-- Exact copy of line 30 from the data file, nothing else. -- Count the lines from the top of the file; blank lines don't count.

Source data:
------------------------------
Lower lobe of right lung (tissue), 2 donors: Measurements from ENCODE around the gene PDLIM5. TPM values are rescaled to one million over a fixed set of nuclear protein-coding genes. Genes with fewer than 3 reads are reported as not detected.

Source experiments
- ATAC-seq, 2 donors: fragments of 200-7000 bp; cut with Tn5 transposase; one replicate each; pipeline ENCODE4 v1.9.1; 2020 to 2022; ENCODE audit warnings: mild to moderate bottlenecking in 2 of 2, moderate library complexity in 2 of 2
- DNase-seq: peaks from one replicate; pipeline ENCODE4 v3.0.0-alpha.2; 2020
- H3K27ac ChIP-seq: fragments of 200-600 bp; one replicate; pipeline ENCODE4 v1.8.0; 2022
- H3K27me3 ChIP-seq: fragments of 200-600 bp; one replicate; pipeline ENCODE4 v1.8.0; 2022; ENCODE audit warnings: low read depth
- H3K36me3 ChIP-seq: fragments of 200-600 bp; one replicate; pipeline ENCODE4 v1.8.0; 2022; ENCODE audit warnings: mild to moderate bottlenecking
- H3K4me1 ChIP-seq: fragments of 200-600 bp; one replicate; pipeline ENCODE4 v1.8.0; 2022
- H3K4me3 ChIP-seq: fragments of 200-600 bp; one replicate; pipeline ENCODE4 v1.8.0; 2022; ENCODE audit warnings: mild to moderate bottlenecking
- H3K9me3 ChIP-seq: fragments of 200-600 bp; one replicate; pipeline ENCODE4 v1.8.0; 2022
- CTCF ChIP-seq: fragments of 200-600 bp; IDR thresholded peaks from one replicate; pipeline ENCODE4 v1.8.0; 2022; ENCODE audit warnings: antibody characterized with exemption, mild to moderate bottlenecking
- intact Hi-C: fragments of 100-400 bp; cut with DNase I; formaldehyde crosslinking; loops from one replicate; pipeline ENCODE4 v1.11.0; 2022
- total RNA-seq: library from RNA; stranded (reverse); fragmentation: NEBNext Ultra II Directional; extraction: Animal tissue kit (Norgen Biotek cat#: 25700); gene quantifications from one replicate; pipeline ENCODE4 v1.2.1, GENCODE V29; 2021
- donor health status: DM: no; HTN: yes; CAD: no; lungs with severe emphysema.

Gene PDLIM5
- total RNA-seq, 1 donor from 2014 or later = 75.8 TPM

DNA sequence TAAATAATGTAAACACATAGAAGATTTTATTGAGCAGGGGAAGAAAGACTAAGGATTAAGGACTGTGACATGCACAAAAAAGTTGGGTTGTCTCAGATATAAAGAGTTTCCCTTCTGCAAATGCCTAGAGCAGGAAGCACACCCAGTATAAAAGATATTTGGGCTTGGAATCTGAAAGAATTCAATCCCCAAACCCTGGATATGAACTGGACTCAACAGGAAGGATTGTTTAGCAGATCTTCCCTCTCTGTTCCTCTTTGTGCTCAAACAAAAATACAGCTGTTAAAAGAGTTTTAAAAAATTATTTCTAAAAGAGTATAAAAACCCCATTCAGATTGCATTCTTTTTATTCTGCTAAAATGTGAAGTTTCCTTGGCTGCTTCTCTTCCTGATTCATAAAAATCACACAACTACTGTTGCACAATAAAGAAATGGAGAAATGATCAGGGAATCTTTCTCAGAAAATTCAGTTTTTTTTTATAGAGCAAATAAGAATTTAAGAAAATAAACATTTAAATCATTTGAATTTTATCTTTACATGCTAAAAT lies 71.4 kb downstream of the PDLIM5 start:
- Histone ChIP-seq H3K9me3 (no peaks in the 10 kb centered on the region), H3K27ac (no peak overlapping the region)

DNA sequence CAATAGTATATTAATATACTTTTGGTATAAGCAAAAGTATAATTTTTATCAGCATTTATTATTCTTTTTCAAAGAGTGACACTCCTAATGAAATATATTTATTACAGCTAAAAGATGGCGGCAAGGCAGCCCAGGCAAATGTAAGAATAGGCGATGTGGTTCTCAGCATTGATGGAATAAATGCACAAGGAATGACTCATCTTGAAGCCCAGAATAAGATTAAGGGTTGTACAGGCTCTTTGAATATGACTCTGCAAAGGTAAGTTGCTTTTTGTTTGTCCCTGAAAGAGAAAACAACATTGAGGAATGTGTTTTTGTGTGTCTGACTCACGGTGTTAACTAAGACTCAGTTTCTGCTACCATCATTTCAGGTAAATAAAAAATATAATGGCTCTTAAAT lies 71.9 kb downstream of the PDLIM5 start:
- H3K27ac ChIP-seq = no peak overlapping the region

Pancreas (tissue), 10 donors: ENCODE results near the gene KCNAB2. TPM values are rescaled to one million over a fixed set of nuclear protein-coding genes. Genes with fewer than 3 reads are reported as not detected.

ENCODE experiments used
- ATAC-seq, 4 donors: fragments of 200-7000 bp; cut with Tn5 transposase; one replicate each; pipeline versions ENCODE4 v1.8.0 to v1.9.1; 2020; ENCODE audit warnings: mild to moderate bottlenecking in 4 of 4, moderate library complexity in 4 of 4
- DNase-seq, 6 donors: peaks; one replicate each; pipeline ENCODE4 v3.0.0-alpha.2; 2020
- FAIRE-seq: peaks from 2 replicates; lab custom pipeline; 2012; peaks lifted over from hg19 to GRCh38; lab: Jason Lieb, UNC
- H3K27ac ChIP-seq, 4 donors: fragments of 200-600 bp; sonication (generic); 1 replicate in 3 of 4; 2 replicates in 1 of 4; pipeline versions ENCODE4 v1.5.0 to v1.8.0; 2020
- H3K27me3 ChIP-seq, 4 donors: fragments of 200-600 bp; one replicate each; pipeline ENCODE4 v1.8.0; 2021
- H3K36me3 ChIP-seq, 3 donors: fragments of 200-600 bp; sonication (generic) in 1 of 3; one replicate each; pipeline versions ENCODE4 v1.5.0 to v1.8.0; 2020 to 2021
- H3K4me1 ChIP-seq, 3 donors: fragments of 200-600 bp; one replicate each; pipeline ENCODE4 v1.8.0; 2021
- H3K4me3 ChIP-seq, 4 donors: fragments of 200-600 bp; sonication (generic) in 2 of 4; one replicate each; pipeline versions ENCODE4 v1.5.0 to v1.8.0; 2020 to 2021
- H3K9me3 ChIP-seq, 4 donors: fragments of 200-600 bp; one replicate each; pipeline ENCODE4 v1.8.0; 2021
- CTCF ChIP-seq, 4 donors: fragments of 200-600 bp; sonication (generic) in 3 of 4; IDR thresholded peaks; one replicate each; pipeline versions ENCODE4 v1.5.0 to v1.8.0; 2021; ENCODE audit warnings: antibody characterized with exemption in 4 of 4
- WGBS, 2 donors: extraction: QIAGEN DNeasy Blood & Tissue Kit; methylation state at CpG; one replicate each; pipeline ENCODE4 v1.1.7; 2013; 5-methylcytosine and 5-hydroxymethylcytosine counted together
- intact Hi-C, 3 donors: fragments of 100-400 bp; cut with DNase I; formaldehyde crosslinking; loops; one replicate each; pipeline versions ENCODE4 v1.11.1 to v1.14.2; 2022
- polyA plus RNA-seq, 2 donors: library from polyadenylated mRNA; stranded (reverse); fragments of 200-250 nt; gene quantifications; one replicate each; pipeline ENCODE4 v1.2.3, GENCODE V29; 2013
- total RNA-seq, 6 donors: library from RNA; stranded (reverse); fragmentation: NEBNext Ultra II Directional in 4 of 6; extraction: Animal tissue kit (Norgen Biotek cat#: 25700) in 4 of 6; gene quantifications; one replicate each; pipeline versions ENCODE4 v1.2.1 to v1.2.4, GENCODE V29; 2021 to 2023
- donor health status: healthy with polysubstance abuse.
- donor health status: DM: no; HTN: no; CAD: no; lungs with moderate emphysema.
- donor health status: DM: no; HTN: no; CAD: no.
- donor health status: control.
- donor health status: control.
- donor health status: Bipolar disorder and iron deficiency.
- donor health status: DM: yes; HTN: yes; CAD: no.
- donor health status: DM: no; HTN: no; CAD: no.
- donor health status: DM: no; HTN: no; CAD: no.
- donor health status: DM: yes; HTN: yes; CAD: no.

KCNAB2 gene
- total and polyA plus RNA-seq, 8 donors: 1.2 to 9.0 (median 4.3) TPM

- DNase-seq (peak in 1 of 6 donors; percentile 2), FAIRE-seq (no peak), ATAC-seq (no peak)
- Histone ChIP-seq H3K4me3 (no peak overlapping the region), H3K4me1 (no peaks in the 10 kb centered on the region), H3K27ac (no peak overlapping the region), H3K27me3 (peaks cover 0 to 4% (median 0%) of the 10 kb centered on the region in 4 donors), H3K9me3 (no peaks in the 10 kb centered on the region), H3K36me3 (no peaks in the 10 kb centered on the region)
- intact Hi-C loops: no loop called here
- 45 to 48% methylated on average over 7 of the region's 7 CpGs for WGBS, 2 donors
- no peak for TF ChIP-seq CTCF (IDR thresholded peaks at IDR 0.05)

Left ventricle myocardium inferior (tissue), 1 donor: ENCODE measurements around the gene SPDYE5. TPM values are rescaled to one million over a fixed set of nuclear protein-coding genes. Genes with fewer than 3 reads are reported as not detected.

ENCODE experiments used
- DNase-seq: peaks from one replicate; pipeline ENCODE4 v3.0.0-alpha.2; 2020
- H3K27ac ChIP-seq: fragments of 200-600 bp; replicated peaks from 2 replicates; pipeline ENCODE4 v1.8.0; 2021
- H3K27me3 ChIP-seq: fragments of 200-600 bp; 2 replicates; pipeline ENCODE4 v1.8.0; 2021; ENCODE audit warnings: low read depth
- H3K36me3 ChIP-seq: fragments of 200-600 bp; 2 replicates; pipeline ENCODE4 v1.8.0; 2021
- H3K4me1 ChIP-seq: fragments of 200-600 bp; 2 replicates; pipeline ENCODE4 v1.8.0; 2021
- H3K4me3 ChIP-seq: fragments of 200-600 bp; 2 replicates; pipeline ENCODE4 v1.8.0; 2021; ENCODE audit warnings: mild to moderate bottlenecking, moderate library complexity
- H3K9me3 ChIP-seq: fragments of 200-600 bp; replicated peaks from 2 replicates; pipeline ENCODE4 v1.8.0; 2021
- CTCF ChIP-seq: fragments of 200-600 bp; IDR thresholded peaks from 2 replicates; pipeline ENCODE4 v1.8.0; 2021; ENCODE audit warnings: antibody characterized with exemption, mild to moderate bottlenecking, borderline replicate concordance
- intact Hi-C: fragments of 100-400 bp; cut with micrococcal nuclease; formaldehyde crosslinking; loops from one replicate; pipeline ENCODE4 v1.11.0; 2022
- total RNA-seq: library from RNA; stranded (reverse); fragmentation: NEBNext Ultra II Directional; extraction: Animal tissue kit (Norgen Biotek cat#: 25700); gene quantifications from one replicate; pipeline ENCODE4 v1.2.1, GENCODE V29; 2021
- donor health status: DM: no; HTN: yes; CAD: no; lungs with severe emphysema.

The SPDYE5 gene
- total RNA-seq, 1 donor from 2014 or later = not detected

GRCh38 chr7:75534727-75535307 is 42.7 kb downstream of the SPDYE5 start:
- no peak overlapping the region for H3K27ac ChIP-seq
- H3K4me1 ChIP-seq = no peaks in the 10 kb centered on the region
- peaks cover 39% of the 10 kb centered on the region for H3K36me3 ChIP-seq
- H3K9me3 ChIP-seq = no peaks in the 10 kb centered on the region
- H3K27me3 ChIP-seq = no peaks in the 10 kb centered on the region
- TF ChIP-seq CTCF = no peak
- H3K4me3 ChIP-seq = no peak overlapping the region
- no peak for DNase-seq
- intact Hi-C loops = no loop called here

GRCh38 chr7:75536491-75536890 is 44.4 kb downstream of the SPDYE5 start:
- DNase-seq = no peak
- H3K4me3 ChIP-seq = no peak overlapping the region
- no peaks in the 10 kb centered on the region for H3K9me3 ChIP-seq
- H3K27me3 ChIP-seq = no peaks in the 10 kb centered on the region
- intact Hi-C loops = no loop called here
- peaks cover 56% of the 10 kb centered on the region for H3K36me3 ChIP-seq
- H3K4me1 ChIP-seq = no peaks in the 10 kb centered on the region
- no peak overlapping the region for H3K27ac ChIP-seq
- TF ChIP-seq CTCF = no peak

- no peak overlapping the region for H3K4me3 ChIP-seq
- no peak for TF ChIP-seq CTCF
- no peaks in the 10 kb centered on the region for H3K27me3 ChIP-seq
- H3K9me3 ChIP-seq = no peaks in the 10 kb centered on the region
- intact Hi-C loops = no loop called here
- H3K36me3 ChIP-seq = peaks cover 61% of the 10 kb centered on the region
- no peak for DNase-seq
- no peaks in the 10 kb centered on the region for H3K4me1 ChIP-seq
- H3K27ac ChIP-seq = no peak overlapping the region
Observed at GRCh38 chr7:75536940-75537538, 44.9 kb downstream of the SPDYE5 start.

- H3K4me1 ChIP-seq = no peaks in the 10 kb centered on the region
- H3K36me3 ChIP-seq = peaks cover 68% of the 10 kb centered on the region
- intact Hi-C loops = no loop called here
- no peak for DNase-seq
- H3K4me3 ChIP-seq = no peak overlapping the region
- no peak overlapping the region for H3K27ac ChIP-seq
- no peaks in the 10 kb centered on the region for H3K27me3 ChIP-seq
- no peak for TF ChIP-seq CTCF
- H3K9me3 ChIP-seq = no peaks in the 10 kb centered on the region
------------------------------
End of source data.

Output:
- H3K4me3 ChIP-seq, 4 donors: fragments of 200-600 bp; sonication (generic) in 2 of 4; one replicate each; pipeline versions ENCODE4 v1.5.0 to v1.8.0; 2020 to 2021